Which Portfolio Would You Rather Have?

Which portfolio would you rather have?

From 1985 – 2008:

Portfolio A
Return: 11.98%
Volatility: 15.60%
Sharpe Ratio: 0.43
Worst Year: -17.99%


Portfolio B
Return: 15.23%
Volatility: 9.55%
Sharpe Ratio: 1.04
Worst Year: -2.70%

Seems simple, right? Portfolio B has returns over 3% higher per year than Portfolio A. Portfolio B is roughly 40% less volatile than Portfolio A. The Sharpe Ratio for Portfolio B is more than double Portfolio A and the worst year is far smaller.

Portfolio A is the S&P 500, and Portfolio B is the Harvard Endowment (and Yale performs even better). Both are fiscal year ending June 30th. Many people are complaining about how terrible the Harvard Endowment is doing this year (down 22% versus stocks down around 40%), but over long time frames, the Harvard Endowment is far superior to a buy and hold of the best performing asset class over this time period. (And I have no idea how accurate Harvard has been in marking their portfolio so yes I understand that 22% figure could be revised.)

And before I get shelled with reader comments, please remember that I do not advocate a buy and hold portfolio but rather a tactical one (which would have done about 12% with 7% volatility and a Sharpe around 1 with no down years over the same time period). I am merely making an observation.

As a comparison, a buy and hold allocation 20% each to US stocks, Foreign Stocks, Bonds, REITs, and Commodities would have done:

Return: 11.76%
Vol: 8.51%
Sharpe 0.76

Better than stocks on a risk-adjusted basis, worse on an absolute basis.

Chart: Endowments vs the S&P500, 1985-2008, fiscal year ending June 30th.

The January Effect After Really Bad Years In Stocks

2008 is shaping up to be a terrible year for stocks with most indices down around 40%. It doesn’t do any good to worry about what has happened, but a better question is: what can I do now?
While our flagship model is a very simple trendfollowing system, I spend a lot of time thinking about other systems based on structural or behavioral phenomena. One well documented effect is the historical outperformance for small cap stocks in January. A simple system of holding the smallest 20% of stocks every January since 1927 results in returns of around 10% a year (and that is without sitting in cash the remaining 11 months of the year which would add an additional 3.5% per annum to returns). That dwarfs the 1.5% return for the largest 10% of stocks in January.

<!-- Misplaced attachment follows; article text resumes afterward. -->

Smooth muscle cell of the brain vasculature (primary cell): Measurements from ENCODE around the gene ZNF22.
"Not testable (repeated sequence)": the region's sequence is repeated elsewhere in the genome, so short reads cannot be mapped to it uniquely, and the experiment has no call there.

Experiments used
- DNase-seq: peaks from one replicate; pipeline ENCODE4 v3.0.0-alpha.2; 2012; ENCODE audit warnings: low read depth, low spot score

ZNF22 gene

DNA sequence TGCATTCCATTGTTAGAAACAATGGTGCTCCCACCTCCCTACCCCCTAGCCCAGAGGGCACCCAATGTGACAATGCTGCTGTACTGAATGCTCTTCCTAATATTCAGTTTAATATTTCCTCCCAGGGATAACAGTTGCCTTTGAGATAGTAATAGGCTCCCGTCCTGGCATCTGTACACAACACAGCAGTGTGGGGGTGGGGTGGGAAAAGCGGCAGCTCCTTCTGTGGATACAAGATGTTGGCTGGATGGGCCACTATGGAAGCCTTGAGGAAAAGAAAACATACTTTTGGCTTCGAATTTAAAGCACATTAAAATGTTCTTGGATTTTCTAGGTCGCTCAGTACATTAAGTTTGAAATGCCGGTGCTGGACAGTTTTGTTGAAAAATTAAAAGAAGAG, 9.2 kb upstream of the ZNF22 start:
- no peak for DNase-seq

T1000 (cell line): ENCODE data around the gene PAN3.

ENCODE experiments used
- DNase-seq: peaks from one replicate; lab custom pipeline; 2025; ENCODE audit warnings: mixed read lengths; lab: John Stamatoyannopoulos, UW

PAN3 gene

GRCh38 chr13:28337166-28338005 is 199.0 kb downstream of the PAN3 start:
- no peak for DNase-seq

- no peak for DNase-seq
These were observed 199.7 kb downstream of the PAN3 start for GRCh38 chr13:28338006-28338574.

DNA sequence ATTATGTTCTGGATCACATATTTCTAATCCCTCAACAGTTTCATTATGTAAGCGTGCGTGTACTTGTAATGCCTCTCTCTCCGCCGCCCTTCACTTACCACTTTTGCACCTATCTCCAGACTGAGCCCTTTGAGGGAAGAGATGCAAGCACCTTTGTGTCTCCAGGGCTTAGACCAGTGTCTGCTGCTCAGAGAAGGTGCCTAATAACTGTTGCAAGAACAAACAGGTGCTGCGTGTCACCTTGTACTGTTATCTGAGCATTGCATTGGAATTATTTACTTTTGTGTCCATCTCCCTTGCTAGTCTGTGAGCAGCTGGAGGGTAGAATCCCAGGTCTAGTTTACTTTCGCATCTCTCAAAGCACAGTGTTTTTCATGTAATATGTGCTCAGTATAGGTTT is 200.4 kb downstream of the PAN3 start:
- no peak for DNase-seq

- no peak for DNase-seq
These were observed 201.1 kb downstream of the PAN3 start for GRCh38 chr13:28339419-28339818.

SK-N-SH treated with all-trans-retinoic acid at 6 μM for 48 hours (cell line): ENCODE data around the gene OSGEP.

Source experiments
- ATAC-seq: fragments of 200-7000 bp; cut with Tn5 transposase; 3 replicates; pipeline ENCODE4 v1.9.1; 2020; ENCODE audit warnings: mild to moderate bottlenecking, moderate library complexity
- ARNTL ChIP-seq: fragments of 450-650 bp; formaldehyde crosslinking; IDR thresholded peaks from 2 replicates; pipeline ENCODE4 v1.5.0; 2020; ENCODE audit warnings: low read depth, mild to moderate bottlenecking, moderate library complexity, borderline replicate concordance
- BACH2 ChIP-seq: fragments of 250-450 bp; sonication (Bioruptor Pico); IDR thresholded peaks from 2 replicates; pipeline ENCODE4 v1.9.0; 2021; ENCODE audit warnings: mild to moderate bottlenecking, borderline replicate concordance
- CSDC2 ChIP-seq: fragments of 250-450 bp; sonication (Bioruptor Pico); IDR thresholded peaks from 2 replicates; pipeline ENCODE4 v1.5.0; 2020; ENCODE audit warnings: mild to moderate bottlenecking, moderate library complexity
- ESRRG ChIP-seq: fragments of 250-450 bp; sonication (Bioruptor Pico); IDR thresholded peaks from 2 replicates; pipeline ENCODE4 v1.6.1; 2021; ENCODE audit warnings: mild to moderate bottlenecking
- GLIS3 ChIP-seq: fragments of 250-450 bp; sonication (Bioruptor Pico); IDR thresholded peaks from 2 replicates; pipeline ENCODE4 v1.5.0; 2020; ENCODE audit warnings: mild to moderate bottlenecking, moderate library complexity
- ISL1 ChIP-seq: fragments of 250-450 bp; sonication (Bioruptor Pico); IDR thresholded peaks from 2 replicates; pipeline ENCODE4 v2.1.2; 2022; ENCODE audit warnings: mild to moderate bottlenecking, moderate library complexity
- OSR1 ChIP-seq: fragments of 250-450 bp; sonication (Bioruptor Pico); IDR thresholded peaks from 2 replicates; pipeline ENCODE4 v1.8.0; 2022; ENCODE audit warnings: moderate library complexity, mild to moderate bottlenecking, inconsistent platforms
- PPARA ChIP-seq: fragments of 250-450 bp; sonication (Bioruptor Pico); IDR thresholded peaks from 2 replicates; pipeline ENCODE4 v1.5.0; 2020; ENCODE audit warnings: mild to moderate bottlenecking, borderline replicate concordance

Below is a table of the smallest 10% and 20% of stocks vs. the largest 10% and 20% of stocks in January. (I am using the French Fama data.) Note, if you employed a market neutral strategy (long the small caps and short the large caps -denoted “hedged“ in the table), the returns would still be very respectable with zero market exposure. The table excludes the approximate 3.5% per annum cash return the remaining 11 months.

The below chart adds in cash returns to compare investing in the January small cap strategy vs. investing in the S&P 500 total return. Note how consistent the returns have been for almost a century.

I usually have a hard time getting comfortable with strategies such as this as there needs to be a structural reason for the strategy working. Tax loss selling is a legitimate one as investors sell their losers at the end of the year to capture capital gains losses (and there should be plenty this year).
Another potential problem is data mining. Will the strategy hold up out-of-sample and has the strategy deteriorated over time? Buying the bottom 20% of stocks in January results in nearly 90% up years. 16 of the past 17 years have been positive with average returns of 9.6%. Even better, the strategy would have recorded up years during some of the worst years in the market. 1930: 18.66%. 1931: 23.32%. 2001: up 31.7%. 2002: up 4.8%. The worst January for the strategy would have been around -6%.
Another knock on the strategy is that it would be difficult to implement due the bid-ask spread in small caps. This may have been true historically, but now there are plenty of small cap and micro cap ETFs available the investor can use to implement the trading. The average firm at the bottom decile is about $120 million, but if you back out to the bottom quartile it is a more reasonable $200 million.
What about investing in small cap stocks in January following a terrible year in stocks? In this case I examined all of the years back to 1927, took the 10 worst years in stocks, and examined how small caps (bottom 20% by market cap) performed the following January. The average performance for the S&P 500 the year prior was -21.22%.
The results? An astonishing average performance of 18.17% per January with the worst year being a positive 2.2% (2003). Adding in cash returns the following 12 months and you have returns over 20%.
The average performance of the large caps (top 10%) in January of those years would have been a paltry 3.1%. An investor could either go long a small cap ETF for the month of January, or have a market neutral position with equal amounts long small caps and short large caps. This system (long bottom 20%, short top 10%) would have resulted in average returns of 15% with very little market exposure.
Sample small and microcap funds are PZI, FDM, and IWC. Large cap ETFs include SPY and VTI.